It’s your job to make an attempt to be there, to celebrate a historical moment in baseball. I have read/heard through media outlets no less than 100 times that “Bud Selig has not yet made up his mind if he’ll be there.” That’s ridiculous, and I’ll tell you why.

You had the chance to right this ship a long time ago. But you ignored it. You and the rest of baseball’s owners and general leadership (and of course, the union and players) did nothing about it. This is what that apathy has sewn, and you must deal with it. You don’t get to make a stance now, it’s too late. Just because you’ve stopped pretending that performance enhancing drugs weren’t being used by MLB players, it doesn’t mean you get to now conclude that what Bonds is doing doesn’t deserve your attendance.

You were in the stands when Cal Ripken Jr. broke Lou Gehrig’s consecutive games played record, and you’ve been in the stands for countless other moments while commissioner. I, as Joe MLB consumer, get to decide what I want to do with this record, and how I want to honor it. But you shouldn’t get this same right. This record is the logical, on field conclusion to the steroid era that you and MLB helped create by doing nothing.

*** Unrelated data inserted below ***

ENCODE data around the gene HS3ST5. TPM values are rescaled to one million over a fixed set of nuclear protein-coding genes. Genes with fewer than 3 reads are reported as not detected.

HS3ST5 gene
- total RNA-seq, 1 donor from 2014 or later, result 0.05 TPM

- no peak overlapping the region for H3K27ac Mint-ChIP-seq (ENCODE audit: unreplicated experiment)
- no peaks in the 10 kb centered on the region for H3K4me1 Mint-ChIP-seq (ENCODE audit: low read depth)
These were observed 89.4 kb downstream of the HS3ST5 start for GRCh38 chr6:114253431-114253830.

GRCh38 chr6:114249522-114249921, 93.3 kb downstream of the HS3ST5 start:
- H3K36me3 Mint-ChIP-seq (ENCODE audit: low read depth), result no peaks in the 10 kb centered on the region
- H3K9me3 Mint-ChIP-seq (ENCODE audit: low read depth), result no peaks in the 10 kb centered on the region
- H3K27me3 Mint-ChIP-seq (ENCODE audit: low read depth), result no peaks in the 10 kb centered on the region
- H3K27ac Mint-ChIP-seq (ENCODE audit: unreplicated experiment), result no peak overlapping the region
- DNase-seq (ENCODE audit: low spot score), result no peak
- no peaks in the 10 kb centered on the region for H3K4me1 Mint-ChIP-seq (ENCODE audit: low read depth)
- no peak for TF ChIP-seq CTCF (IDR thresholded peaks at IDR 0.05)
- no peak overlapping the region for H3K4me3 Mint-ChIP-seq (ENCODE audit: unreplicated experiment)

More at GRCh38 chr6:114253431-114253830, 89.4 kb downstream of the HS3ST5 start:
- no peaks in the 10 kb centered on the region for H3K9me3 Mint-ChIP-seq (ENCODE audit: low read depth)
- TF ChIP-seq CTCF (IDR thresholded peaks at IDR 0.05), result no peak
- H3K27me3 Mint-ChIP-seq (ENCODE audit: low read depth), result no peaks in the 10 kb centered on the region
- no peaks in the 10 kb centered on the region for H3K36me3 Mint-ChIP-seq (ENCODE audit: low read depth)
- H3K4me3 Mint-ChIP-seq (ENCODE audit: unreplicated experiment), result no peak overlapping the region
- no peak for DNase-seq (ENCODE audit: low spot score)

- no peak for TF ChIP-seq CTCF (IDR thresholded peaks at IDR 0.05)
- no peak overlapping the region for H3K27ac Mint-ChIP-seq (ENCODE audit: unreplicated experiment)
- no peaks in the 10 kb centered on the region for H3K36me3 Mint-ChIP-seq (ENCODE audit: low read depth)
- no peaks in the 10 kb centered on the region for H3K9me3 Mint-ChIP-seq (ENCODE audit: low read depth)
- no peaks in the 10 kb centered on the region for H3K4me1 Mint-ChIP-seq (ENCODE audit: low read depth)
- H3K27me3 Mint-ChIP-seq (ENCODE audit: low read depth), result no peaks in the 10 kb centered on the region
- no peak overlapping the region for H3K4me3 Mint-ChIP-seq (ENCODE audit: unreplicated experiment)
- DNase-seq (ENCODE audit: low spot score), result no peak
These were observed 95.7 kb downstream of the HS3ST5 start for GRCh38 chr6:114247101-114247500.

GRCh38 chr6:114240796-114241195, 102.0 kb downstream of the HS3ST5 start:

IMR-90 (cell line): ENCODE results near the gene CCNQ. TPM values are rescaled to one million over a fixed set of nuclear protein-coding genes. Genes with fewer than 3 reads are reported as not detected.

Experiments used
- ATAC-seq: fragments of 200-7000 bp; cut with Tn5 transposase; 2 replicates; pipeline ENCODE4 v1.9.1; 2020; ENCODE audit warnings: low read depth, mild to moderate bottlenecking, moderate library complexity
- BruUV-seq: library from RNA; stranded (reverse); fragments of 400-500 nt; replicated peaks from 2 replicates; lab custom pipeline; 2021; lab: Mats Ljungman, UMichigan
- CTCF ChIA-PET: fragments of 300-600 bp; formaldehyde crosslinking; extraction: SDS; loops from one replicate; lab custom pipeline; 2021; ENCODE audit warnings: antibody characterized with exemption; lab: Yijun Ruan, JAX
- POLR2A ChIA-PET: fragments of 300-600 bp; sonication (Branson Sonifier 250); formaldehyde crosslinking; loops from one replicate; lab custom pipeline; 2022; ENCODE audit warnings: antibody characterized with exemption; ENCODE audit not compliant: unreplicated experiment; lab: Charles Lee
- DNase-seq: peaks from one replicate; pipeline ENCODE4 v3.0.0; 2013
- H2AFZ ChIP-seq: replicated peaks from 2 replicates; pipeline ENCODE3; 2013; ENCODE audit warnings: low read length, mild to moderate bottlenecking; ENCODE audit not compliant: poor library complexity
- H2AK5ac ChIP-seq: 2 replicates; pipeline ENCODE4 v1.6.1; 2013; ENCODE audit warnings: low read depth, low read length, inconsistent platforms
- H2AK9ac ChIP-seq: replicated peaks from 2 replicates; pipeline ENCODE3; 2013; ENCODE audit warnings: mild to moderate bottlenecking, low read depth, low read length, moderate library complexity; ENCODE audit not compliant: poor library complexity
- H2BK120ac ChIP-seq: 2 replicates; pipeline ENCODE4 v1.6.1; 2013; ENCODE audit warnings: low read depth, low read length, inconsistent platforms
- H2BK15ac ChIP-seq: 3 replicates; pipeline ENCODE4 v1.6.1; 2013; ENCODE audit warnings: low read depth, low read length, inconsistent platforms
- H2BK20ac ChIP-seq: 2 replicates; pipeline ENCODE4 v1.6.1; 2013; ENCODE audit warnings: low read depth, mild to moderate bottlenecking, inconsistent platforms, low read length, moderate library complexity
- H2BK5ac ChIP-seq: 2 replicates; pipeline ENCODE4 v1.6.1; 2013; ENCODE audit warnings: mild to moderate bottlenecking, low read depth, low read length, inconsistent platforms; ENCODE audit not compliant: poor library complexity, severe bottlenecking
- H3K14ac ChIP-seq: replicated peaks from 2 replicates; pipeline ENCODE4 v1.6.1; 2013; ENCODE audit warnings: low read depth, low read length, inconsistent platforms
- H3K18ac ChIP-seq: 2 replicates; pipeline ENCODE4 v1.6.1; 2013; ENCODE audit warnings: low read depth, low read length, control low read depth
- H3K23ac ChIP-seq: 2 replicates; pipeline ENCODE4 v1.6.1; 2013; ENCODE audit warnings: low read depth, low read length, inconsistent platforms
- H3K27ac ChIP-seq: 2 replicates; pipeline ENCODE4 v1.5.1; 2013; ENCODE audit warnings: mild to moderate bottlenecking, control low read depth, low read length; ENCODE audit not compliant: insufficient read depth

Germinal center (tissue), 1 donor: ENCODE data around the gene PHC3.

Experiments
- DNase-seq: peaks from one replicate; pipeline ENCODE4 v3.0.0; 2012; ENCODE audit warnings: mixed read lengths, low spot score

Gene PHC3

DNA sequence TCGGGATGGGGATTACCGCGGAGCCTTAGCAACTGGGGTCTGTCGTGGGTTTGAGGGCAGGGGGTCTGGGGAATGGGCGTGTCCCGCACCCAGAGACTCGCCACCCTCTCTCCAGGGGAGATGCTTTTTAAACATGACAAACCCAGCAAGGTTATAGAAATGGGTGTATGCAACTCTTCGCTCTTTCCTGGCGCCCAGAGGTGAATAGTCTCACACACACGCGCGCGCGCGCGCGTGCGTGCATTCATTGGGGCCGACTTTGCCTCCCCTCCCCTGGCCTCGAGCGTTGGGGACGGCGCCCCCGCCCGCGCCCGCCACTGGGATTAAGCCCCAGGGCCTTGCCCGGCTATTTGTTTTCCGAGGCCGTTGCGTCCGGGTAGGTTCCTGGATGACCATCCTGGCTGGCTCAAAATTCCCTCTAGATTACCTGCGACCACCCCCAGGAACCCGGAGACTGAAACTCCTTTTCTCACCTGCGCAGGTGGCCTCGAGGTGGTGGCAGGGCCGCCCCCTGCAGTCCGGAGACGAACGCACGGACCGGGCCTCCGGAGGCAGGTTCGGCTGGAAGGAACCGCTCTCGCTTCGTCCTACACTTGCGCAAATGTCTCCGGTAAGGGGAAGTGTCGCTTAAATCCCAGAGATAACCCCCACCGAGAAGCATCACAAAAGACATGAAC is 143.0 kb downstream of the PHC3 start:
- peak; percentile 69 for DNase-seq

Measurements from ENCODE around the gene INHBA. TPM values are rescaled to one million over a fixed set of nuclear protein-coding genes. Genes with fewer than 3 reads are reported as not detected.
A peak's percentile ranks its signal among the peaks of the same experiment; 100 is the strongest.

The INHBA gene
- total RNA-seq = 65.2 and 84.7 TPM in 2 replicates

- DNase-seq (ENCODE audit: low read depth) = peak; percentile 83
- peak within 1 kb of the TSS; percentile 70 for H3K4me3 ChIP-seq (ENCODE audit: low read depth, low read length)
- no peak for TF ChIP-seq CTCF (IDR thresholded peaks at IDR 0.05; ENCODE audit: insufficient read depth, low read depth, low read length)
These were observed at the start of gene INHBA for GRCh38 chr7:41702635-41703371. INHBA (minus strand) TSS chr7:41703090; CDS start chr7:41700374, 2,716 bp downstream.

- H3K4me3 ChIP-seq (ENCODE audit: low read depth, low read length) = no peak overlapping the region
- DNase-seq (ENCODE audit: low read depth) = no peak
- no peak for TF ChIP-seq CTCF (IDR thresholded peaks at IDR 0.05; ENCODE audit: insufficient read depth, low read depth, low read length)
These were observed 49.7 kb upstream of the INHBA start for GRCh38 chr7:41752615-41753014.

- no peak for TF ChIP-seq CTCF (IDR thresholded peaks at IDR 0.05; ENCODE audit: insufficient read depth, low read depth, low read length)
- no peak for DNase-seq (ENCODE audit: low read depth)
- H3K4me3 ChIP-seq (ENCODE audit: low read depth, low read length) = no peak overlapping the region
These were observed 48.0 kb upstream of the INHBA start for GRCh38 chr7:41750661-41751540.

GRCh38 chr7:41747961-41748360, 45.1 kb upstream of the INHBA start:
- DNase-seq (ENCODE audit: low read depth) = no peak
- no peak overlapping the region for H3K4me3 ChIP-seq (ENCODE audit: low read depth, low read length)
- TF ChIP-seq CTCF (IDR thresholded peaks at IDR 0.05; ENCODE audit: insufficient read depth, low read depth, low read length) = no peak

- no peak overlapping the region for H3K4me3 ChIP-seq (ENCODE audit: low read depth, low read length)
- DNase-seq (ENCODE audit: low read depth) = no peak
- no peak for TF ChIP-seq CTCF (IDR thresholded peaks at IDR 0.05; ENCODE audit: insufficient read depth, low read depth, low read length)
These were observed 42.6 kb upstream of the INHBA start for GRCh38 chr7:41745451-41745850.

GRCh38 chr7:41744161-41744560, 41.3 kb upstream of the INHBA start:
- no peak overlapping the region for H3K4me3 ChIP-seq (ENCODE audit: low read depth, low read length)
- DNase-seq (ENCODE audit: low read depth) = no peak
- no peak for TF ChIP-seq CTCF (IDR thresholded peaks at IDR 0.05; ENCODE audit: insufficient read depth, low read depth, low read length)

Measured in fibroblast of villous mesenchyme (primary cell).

So go to the game, and celebrate that.

Monday, July 9, 2007

Brad Evans: Punsmith Extraordinaire

Brad Evans is back with some head scratching pop-culture references and puns. Just a short summary.

Jason Bartlett:

Lowdown: Nah, na na na nah! Bartlett is the hot stepper.

Woah woah woah woah woah. Woah. Woah. Woah. Woah. (sorry I was in Peter Griffin mode) Ini fucking Kamoze? What? That’s terrible. I spent 3 years trying to get that song out of my head. In fact I read this column a few days ago and I’ve had it in my head off and on since then. Reader of this blog, If you’ve never heard it or you forget it, just forget that you read this. Whatever you do, don’t go here. it will be in your head for months. You’re going there aren’t you? Well maybe it won’t stick for you, it was on MTV all the time in like 1994.